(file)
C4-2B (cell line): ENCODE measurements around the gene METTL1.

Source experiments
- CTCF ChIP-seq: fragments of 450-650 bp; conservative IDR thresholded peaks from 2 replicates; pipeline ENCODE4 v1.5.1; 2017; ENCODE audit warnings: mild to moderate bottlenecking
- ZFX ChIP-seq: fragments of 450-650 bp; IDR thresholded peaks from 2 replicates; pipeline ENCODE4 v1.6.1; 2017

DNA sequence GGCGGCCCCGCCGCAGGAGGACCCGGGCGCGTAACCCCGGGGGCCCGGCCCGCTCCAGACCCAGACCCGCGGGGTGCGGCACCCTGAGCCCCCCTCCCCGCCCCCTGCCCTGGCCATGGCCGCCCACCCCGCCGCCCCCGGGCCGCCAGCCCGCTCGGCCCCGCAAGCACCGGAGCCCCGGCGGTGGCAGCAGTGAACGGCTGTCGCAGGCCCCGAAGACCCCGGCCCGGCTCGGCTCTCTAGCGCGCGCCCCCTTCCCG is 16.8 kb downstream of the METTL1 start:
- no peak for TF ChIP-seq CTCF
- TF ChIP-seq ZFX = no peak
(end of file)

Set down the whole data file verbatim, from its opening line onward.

C4-2B (cell line): ENCODE measurements around the gene METTL1.

Source experiments
- CTCF ChIP-seq: fragments of 450-650 bp; conservative IDR thresholded peaks from 2 replicates; pipeline ENCODE4 v1.5.1; 2017; ENCODE audit warnings: mild to moderate bottlenecking
- ZFX ChIP-seq: fragments of 450-650 bp; IDR thresholded peaks from 2 replicates; pipeline ENCODE4 v1.6.1; 2017

DNA sequence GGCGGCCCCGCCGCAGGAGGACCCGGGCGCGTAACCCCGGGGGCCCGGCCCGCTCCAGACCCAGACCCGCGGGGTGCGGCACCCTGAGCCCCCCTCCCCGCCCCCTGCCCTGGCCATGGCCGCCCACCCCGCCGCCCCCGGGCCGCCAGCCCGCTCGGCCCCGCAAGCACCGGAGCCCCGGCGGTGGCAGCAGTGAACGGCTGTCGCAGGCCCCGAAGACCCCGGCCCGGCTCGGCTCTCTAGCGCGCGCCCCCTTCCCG is 16.8 kb downstream of the METTL1 start:
- no peak for TF ChIP-seq CTCF
- TF ChIP-seq ZFX = no peak